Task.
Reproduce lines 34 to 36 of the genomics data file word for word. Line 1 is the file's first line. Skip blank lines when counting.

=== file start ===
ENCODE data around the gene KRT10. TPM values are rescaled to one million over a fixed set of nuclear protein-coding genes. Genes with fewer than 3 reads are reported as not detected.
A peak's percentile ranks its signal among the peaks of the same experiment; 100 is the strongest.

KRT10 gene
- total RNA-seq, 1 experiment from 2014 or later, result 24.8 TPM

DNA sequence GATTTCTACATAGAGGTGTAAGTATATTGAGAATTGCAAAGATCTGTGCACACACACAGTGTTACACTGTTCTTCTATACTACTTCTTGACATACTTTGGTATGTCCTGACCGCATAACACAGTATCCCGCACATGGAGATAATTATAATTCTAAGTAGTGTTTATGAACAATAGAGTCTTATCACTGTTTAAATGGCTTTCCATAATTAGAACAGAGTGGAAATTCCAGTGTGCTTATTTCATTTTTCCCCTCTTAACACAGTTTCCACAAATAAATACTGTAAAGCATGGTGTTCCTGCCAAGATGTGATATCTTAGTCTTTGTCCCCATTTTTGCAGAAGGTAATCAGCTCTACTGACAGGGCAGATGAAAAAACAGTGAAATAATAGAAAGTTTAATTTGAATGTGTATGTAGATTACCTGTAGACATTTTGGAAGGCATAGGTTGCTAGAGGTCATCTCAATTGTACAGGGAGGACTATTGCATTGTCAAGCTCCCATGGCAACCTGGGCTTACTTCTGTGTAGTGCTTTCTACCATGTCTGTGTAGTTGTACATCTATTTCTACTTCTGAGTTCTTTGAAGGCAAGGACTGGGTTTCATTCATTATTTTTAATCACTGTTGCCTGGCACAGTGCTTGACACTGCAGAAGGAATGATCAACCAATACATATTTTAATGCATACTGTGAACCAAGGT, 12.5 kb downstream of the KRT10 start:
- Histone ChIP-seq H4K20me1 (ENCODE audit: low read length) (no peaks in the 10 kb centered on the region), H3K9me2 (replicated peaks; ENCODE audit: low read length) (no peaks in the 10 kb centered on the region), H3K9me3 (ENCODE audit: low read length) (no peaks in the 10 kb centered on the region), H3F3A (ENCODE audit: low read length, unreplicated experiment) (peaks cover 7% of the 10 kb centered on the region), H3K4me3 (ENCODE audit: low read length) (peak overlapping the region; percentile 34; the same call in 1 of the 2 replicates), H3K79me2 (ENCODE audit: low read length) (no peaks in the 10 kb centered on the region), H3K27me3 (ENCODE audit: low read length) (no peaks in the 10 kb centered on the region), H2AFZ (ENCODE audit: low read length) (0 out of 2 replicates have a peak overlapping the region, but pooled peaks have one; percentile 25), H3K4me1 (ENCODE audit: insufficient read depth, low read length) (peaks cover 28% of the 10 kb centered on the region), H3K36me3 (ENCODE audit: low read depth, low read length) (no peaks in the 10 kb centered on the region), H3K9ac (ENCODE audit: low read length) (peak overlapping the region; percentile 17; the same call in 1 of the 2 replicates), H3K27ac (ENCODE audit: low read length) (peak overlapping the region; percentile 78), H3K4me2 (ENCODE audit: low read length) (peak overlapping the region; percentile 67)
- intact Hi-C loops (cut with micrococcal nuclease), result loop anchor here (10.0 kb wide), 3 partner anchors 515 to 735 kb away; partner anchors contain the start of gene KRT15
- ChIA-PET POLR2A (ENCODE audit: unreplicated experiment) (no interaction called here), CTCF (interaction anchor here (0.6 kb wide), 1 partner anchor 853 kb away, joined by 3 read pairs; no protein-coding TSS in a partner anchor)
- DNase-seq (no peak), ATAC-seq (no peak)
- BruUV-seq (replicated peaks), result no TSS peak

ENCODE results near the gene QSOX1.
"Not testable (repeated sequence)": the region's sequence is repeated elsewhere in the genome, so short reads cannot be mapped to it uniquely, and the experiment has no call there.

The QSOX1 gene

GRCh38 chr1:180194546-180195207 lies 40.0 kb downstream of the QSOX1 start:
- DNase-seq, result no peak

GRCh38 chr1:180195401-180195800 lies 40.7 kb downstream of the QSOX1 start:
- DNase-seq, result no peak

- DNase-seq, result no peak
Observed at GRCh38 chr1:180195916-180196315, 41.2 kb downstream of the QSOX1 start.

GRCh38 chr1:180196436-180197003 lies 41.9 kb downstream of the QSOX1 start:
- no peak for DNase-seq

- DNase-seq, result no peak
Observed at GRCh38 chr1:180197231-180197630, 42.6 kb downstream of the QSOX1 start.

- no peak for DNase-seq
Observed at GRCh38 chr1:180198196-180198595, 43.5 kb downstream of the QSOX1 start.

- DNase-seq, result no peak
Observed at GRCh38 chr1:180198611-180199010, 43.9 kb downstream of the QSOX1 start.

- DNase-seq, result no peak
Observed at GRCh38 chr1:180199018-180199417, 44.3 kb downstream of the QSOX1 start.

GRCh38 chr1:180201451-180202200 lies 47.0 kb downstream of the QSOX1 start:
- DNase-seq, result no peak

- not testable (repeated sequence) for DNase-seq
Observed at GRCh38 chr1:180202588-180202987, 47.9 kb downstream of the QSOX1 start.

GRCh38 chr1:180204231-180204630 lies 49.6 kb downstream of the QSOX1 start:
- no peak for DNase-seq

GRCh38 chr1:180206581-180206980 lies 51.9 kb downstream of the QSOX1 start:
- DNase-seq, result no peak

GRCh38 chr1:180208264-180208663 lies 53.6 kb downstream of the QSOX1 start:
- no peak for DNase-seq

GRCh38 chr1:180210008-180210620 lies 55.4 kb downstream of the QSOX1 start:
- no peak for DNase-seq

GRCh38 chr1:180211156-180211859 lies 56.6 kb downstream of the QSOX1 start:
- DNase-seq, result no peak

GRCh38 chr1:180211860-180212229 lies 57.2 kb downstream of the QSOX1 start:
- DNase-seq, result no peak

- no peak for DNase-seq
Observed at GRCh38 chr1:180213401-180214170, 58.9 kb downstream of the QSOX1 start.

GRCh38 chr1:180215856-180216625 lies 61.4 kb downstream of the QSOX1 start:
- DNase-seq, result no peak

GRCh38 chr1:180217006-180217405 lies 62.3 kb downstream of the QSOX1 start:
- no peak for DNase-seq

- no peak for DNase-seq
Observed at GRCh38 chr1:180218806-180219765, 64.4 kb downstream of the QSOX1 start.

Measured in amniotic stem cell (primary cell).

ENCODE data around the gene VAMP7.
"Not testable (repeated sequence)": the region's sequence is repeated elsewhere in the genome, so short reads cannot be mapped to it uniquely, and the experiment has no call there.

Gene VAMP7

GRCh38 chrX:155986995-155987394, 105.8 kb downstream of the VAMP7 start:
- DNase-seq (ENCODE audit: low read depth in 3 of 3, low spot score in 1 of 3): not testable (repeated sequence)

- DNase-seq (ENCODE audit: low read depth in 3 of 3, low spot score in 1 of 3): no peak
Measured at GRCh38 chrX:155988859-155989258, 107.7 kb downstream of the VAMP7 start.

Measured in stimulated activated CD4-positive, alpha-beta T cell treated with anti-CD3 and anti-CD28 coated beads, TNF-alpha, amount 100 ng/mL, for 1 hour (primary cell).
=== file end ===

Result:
GRCh38 chr1:180204231-180204630 lies 49.6 kb downstream of the QSOX1 start:
- no peak for DNase-seq

GRCh38 chr1:180206581-180206980 lies 51.9 kb downstream of the QSOX1 start: